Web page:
For the most part, though, what worked best was letting him go at his own pace, and me going at mine, and just talking about what we were doing. With my 7 year old, I tend to be more 'exploratory' while he tends to be more "direct", which works well because it means we finished at more or less the same time. It lets him focus on the stuff he enjoys while still letting us do similar things.

With my 5 year old, it doesn't work as well because his attention span is lesser. That means he constantly asks how to get to the next place; I largely don't tell him, other than to remind him what the game text told him, and to show him the Rotom Dex. If you're playing Red and Blue or something older, this will be more troublesome; but if you're playing Sun and Moon or US&UM, the Rotom Dex pretty much tells you where to go, so you don't have to focus too much on that. If that's the part that's hard for your seven year old, you might consider going to a newer game (X&Y or newer, and particularly S&M or newer).

One other thing of note: I did trade him a few higher level Pokémon in the first playthrough (Pokémon that were just at the level cap for him at that stage in the game). That helped the combat portion be a bit easier for him, while still requiring him to actually do the combat.

We also regularly talked about what we did and why; this helped him without actually making him dependent on me, because it let me explain strategies I used (such as using particular non-damage moves that helped make battles eaiser). It also helped that he was hugely into Pokémon before we started playing, so he knew the basic matchups and things like that (fire beats grass, etc.) We also regularly battled each other, which he quickly got to the point that he could beat me regularly in, but definitely helped him learn strategies better since he couldn't just brute force his way through an even-level battle against a variety of Pokémon.

2

There are some other causes for why he might want to ask for your help. He may simply like playing with you and asking for help means he gets to spend time with you. So you may want to choose to embrace it (or embrace it to a certain extent).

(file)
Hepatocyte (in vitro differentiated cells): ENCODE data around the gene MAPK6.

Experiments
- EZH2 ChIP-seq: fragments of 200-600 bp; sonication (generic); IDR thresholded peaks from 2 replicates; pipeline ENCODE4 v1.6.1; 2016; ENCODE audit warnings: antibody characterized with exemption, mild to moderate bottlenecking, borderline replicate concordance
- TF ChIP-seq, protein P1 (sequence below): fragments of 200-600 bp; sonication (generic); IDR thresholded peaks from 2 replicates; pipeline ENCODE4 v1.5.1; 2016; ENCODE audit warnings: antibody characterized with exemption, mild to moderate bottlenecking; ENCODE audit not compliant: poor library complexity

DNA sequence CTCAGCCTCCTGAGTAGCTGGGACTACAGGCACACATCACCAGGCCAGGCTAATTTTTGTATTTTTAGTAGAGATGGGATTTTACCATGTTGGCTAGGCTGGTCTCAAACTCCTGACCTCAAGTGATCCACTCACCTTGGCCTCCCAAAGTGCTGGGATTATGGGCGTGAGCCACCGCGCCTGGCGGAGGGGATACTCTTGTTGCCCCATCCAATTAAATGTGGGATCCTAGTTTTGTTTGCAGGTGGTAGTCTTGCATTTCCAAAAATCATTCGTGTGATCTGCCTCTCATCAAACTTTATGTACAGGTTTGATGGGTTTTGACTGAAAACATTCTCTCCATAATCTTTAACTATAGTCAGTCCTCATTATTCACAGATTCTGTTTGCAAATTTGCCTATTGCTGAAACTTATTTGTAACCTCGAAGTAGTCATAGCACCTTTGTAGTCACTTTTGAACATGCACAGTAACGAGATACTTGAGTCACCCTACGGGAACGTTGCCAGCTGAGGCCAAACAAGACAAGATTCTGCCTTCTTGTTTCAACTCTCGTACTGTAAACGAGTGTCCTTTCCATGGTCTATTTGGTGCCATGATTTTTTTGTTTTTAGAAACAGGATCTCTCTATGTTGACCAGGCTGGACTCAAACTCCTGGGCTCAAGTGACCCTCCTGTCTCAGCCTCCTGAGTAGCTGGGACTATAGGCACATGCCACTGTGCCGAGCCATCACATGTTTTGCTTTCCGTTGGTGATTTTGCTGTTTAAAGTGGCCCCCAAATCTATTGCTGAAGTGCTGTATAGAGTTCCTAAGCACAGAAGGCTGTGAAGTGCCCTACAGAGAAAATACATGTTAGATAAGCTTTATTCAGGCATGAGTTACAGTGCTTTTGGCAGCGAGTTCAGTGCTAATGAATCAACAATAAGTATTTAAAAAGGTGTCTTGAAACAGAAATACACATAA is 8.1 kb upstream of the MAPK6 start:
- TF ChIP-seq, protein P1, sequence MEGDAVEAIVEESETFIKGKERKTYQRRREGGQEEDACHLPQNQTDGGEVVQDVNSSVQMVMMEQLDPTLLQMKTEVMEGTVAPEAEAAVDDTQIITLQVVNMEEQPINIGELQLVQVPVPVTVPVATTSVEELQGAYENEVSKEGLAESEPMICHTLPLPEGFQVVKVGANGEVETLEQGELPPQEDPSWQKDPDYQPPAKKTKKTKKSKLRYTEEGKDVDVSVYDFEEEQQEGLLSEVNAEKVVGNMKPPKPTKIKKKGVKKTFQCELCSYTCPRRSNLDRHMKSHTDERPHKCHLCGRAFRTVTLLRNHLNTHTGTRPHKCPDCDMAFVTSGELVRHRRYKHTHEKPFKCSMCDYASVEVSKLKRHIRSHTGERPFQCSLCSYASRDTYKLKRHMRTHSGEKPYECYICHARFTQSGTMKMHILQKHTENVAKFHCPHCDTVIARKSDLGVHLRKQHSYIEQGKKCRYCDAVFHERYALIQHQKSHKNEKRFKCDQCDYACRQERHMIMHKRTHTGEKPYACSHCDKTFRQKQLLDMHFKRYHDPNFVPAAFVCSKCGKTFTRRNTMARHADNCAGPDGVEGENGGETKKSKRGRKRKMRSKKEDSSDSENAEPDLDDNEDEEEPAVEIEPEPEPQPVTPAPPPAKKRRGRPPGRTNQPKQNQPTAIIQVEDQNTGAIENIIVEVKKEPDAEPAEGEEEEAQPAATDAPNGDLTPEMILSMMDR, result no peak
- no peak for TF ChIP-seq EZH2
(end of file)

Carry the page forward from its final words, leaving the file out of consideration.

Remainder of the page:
This also presents itself as a chance to teach problem solving and independence. I think the best thing you can do is let him figure it out on his own, but give him the pieces of the puzzle he missed. I would assume that you can find the pieces of dialog that your son missed online somewhere (or at least find enough of a synopsis on a game guide website so you can provide him with something). Then read that text with your son and see if he can figure out where to go or what to do. Don't just give him the answer. This way you get to spend time together playing together, but you allow him to work it out on his own and show him you won't do everything for him.

Eventually he will learn to read the text and do it himself. As he does this, you may need to find some other ways you can interact with him and play together so you don't lose that along the way. Happy gaming. It's a great way to spend time together.

2

I think everything I would advise has been given here already by the other three great answers. I'm going to focus on something that was not directly addressed. In two comments, you stated:

He’s gotten through a majority of the game by himself so far, and that involves some pretty good amount of reading.

and

“Kinda” anxious is an understatement. He’s an extremely anxious child.

I may be far off track here but is it possible that he's turning to you to solve the next step for him because somehow his anxiety is interfering with him doing it the way he did before? I don't know if the game is getting harder now or what (if anything) is making him more anxious at this point. But if it is anxiety, that's a difficult emotion to deal with for most people*, even far into adulthood.

If you think anxiety is part of the issue, I would continue to help him, but playing through it with him at the time (as calmly and empathetically as if you were addressing your sever-year-old self), making him read out loud, etc. Teach him that it's just a game, and that he can relax and make mistakes and still enjoy it (basically reiterating @Becuzz's excellent answer here.) If there's a sense of competition (he wants to get there faster, because you're ahead), this is a great time to really emphasize that comparing himself to others is not a good basis on which to make decisions (like asking for help with a task he can easily do himself) and judgements (that it's "better" to be ahead.) This is no small thing.

Basically, if anxiety is part of making him a help vampire, deal with the anxiety issue as well. If he's just being lazy (not a judgement), you still make him do the work by making him go through it step-by-step in front of you. If it's the latter, he may just decide it's quicker to do it himself and will do better on his own. If it's the former, you're helping him with a life lesson.

To quote a better answer, "Happy gaming. It's a great way to spend time together."

Anxiety is a potent inhibitor of action and decision making. It has been shown to decrease 'working memory' capacity, making processing information - like doing tasks or making decisions - more difficult.